Covid lockdown blamed for deaths of over 3,000 diabetics

A lack of diabetes checks after the first Covid lockdown may have killed more than 3,000 people, a major NHS study has found.

People with the disease are supposed to have regular checkups for heart problems, infections and other changes that could prove life-threatening.

But researchers said a shift to remote forms of healthcare delivery and a reduction in routine care meant some of the most crucial physical exams did not take place in the 12 months following the first lockdown.

Experts said the results showed patients suffered ‘absolutely devastating’ consequences and were ‘pushed to the back of the queue’.

The research, led by NHS chiefs, compared deaths last summer with those in the same period before the pandemic.

It revealed that in just 15 weeks, non-diabetes deaths among people with diabetes increased by 11%, with 3,075 additional deaths, including an increase in deaths from heart disease.

“The true death toll will likely be much higher”

The study, led by Professor Jonathan Valabhji, National Clinical Director for Diabetes and Obesity, links rising deaths to falling care in the previous year.

It showed that in 2020/21 just 26.5% of diabetes patients received their full set of checks, down from 48.1% the year before.

Those who received all of their checks in 2019-20 but did not receive them the following year had 66% higher death rates than those who did not miss out, according to the study, published in Lancet Diabetes and Endocrinology .

The analysis only compared deaths in England over two 15-week periods, from July to October in 2021, to the same months in 2019 – meaning the true death toll is likely to be much higher, officials warned. experts.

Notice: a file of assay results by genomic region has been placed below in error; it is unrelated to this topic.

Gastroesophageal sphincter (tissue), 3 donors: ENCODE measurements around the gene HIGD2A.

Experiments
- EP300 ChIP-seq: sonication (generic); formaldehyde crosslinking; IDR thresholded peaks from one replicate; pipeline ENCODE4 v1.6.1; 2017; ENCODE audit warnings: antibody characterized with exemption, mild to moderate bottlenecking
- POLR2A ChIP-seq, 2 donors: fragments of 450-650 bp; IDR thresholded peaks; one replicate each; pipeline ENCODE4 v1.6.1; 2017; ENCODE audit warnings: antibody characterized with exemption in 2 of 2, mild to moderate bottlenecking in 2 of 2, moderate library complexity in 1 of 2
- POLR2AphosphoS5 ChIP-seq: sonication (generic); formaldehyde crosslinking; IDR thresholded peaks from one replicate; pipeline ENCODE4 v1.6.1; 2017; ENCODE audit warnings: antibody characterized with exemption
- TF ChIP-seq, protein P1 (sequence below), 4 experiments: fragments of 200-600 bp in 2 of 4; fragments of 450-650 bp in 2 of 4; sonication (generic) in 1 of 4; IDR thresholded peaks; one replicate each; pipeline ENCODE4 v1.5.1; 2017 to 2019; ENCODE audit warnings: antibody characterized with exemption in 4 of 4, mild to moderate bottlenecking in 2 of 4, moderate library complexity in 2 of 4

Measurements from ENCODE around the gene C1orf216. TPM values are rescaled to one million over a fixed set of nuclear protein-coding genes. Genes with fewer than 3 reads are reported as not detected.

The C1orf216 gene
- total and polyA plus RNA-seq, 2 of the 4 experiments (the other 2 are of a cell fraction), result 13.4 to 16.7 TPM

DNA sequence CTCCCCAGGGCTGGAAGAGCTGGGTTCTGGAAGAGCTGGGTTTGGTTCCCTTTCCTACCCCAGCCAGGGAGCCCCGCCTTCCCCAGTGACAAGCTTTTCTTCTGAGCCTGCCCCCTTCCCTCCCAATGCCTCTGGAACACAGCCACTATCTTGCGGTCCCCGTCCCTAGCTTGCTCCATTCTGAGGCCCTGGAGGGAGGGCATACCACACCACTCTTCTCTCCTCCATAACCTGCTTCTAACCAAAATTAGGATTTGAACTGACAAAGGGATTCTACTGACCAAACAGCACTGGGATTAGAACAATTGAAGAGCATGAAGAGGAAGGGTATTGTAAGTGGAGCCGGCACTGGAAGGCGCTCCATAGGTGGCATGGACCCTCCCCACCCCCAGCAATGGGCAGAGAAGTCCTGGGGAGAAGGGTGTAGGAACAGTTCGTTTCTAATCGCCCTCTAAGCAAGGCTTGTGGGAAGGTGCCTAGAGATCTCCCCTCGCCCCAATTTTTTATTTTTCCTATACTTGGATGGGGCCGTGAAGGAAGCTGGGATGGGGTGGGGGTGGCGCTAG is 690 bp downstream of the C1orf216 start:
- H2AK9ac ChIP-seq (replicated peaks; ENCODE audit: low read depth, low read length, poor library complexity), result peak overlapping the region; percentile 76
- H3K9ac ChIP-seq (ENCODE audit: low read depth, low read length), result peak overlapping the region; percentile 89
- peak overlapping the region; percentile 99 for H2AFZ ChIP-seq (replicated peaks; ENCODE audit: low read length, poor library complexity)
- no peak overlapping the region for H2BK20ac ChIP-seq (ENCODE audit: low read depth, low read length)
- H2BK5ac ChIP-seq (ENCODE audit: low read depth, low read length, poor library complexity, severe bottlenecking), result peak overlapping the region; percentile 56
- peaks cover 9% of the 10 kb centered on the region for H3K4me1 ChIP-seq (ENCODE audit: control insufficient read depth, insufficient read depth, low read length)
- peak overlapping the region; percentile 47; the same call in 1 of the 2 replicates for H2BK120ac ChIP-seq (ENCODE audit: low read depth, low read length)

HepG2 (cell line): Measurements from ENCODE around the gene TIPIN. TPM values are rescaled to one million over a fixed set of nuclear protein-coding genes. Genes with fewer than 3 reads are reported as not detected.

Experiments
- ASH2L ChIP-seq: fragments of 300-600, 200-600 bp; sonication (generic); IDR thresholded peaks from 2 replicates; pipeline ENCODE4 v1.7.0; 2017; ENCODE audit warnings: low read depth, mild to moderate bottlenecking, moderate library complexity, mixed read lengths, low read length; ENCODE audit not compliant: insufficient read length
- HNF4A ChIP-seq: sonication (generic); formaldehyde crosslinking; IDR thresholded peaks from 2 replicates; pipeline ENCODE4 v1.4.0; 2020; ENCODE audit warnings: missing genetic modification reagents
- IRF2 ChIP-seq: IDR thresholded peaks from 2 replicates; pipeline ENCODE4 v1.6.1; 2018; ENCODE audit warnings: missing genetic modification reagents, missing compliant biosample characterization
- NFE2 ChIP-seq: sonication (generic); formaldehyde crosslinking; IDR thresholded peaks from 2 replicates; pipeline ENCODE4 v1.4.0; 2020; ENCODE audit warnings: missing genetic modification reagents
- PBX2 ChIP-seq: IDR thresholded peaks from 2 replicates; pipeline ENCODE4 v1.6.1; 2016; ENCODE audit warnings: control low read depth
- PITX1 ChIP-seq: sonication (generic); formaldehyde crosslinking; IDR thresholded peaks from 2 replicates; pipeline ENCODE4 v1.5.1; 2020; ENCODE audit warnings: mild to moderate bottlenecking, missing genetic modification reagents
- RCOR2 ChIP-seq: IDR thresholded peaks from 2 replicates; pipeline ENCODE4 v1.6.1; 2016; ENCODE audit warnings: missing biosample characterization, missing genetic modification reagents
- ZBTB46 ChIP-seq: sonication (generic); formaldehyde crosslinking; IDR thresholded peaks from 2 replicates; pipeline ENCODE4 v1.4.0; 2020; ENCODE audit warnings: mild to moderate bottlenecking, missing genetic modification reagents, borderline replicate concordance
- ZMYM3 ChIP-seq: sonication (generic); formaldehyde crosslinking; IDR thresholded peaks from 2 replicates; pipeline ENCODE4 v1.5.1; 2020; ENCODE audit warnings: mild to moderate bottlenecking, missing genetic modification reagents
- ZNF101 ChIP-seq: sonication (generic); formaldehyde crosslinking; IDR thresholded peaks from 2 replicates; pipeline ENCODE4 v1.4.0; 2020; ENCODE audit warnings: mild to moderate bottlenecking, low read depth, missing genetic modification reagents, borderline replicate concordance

There were 30,118 non-Covid deaths among people with diabetes during the 2021 period, according to the research. If participation in checks had not decreased, there would have been 27,043 deaths, or 3,075 fewer, according to the researchers.

Among those patients, deaths from heart disease rose by 15%, the figures show.

Vital foot monitoring saw the biggest drop

People with diabetes are supposed to have regular checks, including blood pressure, cholesterol and blood sugar levels, as well as foot monitoring for ulcers and infections.

The study shows that foot checks, which rely on physical appointments, saw the biggest drop, with a drop of more than 37%.

“The care process with the biggest reduction is the one that requires the most in-person contact – foot monitoring – perhaps reflecting issues around social distancing, lockdown measures and shifting to forms of delivery remote healthcare,” the study found. Those in the poorest areas were most likely to miss out.

The researchers said some diabetes patients may have avoided appointments for fear of catching Covid. But they added that the disruption of access to routine care and the ‘redirection of healthcare personnel’ to focus on the pandemic meant that people with diabetes suffered ‘a double mortality hit’.

People with the disease already had a significantly higher risk of serious illness and death from Covid.

Missed street checks ‘can be absolutely devastating’

Chris Askew, chief executive of Diabetes UK, said: “This sobering study underlines in detail what we have been saying for some time about the backlog in diabetes care.

“Diabetes is serious, and missed routine diabetes checkups can be absolutely devastating. If people with diabetes cannot get the care they need, they can risk life-changing complications and, sadly, a premature death.

He called for urgent action to ensure those who missed checks are given priority, warning: “As the UK government has focused on reducing waiting lists for operations and other planned care, people with of diabetes have been pushed to the back of the queue”.

Tam Fry of the National Obesity Forum said the figure was “devastating” and was likely to increase exponentially when the full period was audited.

“It is unthinkable for the government to brag about its ‘world leading’ diabetes prevention plan and allow people with diabetes to die for lack of even the most basic care,” he added.

On Monday evening, Prof Valabhji said: ‘This research highlights the importance of annual check-ups and ongoing management for people with diabetes to successfully manage their condition.

“The NHS has made significant progress in increasing the number of people with diabetes completing all care processes before the pandemic, and data released last month suggests we are heading in the right direction again.

“Continuing to increase these numbers remains our top priority, and we are supporting local systems with £36 million in funding to help them increase uptake and tackle health inequalities.”


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Edward L. Robinett